While influencers are paid to create sponsored content for your brand, brand advocates are motivated by their enthusiasm for your product or service. They opt into your advocacy program voluntarily. Savvy customers are great at spotting paid influencer content, but organic endorsements still carry serious weight.
By leveraging your company’s biggest cheerleaders, you gain access to their social networks. The trust-based customer relationships you’ll build are worth their weight in gold.
What can brand advocates do for you?
Social media is now a top channel for online brand research, second only to search engines. Customers rely on social at every stage of the purchasing journey. A brand advocate’s positive post can really help you stand out from the crowd.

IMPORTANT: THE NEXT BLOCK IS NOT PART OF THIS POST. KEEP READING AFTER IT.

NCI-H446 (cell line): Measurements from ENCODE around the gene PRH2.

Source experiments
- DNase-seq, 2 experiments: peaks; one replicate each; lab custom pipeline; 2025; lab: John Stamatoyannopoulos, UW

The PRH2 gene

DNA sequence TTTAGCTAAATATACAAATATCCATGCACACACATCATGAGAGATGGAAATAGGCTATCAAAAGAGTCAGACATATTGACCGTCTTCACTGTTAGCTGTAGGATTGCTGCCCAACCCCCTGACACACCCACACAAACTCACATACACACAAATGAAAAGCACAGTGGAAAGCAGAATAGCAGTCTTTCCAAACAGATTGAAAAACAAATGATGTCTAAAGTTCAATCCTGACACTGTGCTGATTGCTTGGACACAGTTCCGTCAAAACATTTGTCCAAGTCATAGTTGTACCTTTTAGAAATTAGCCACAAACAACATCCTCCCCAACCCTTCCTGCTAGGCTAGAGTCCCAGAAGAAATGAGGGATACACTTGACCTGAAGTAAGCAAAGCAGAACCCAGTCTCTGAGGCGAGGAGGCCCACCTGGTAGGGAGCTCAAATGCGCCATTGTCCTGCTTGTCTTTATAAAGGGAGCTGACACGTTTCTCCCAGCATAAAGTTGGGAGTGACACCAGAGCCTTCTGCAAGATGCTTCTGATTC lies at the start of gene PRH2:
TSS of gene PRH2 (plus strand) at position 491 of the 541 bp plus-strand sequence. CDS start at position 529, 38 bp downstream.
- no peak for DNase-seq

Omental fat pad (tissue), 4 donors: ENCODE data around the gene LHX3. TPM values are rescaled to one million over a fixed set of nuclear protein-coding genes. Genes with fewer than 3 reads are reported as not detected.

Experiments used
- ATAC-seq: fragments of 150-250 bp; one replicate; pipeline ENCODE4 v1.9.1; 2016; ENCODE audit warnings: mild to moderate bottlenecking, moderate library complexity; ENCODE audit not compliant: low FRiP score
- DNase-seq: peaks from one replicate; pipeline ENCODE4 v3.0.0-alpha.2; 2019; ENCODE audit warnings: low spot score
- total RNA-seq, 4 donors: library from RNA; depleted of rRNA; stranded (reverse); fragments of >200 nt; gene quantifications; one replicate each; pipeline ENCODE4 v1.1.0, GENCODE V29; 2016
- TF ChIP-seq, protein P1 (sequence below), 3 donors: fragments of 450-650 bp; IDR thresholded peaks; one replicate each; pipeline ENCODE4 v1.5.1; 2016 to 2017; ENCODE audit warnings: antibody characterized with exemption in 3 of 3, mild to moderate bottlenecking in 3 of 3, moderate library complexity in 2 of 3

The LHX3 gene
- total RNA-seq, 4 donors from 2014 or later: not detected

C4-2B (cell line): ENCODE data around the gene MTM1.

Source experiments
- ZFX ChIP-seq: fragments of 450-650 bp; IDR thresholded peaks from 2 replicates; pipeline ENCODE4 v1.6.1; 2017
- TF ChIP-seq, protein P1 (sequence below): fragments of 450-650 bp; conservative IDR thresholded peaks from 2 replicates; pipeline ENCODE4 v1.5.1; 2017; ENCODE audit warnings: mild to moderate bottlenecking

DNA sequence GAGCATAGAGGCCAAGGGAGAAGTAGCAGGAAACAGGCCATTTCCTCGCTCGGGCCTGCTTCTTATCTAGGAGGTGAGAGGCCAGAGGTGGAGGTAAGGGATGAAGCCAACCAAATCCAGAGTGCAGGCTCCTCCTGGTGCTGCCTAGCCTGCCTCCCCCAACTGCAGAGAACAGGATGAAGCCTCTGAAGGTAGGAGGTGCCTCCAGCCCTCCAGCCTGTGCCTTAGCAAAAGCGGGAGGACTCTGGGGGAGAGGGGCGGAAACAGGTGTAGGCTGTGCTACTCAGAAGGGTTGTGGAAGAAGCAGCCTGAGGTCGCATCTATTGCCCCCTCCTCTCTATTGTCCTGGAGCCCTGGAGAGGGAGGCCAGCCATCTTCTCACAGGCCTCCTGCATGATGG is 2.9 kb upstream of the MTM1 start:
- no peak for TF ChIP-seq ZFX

Here are a few ways in which brand advocates can help you build your business:
They leave positive reviews
Reviews from real users provide useful information for potential customers. In fact, reviews are the third-most important factor when shoppers are contemplating an online purchase:
Source: Hootsuite Digital 2022 report
Encourage your brand advocates to leave positive reviews on your website — and make it easy for them to do so. You can even generate a link to leave a review on Google and include it in your post-purchase emails to all customers.
Customers find a mix of positive and negative reviews more trustworthy. Responding to reviews shows that your brand is open to feedback. Make sure to engage with or respond to all reviews, good or bad.